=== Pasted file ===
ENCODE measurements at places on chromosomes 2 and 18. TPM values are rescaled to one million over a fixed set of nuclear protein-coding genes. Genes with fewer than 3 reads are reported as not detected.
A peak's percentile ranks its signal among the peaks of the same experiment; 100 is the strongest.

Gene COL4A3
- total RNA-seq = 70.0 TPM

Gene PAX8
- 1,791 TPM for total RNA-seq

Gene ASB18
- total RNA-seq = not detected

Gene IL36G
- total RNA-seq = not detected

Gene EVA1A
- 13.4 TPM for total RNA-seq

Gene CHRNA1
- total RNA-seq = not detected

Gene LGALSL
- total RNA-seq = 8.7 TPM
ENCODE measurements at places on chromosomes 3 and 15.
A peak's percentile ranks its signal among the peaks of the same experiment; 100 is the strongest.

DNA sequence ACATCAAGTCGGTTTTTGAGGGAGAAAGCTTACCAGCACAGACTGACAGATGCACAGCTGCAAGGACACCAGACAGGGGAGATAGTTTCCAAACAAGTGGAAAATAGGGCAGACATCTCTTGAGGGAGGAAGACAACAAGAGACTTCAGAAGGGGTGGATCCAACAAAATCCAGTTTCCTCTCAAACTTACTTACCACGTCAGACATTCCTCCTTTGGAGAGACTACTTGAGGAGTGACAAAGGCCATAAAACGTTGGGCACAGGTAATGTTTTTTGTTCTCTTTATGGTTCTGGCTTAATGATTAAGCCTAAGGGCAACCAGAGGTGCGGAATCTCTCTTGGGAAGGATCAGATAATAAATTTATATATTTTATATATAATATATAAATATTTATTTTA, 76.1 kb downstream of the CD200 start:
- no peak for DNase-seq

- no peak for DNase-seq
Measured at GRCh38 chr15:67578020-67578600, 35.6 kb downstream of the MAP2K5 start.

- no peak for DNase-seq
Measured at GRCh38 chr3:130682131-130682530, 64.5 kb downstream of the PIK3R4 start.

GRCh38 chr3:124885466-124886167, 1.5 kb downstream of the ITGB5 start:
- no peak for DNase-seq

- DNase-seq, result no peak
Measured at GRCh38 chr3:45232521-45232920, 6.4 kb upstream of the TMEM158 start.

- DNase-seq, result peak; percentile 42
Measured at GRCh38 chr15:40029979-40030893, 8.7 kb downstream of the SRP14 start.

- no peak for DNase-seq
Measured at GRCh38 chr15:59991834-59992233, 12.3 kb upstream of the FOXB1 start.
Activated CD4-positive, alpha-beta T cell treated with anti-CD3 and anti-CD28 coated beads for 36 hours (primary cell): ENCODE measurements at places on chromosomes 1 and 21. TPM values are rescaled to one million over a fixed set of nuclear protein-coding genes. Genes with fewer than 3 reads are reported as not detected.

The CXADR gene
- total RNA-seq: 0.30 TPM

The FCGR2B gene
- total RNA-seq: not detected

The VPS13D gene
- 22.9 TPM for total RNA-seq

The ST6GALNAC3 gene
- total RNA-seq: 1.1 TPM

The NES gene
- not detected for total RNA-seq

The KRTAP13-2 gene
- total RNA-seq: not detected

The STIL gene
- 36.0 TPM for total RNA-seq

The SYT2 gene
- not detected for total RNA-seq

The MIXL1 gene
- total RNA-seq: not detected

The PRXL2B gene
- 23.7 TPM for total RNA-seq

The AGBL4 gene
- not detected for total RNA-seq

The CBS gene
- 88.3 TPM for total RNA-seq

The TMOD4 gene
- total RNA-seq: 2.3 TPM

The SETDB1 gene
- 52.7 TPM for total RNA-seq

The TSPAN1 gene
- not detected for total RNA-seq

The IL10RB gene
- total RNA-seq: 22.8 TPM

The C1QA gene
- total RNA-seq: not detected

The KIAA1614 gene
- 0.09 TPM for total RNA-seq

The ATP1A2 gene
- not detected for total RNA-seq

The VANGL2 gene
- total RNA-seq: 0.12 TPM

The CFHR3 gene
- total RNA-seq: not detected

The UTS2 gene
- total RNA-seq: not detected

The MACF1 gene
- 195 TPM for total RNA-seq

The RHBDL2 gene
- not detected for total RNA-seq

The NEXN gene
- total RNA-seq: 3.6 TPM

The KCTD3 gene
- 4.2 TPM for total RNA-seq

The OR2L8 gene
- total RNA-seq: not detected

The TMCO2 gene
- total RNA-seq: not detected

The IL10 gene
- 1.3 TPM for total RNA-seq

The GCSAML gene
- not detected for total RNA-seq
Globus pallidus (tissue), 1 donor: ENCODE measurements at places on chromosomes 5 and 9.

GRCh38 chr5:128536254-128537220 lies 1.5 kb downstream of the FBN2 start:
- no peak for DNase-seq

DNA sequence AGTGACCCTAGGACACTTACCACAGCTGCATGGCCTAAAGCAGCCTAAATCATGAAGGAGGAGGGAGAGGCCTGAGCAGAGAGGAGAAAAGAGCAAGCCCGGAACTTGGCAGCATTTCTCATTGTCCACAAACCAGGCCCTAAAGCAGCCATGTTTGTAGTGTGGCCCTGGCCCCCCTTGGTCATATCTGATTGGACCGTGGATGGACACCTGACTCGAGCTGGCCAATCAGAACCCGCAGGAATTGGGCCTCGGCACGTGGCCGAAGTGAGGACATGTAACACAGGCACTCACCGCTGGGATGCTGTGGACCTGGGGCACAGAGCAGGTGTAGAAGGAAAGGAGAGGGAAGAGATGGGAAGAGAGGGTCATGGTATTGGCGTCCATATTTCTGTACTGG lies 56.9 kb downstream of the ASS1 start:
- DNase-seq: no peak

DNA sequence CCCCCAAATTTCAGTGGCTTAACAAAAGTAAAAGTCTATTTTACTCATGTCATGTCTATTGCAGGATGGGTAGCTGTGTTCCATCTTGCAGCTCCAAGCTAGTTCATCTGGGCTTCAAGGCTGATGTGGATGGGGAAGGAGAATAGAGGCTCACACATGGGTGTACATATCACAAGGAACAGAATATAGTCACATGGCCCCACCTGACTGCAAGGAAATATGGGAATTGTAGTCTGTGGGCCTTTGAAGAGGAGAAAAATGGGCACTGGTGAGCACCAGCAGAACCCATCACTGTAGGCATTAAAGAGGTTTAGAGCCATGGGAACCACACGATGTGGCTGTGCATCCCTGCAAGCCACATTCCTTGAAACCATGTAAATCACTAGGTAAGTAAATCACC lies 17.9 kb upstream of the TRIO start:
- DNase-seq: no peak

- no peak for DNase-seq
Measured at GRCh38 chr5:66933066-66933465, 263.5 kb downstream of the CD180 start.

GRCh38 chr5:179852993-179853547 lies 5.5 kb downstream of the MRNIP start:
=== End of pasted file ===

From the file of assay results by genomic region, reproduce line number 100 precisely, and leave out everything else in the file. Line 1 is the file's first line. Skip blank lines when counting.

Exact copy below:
- DNase-seq: no peak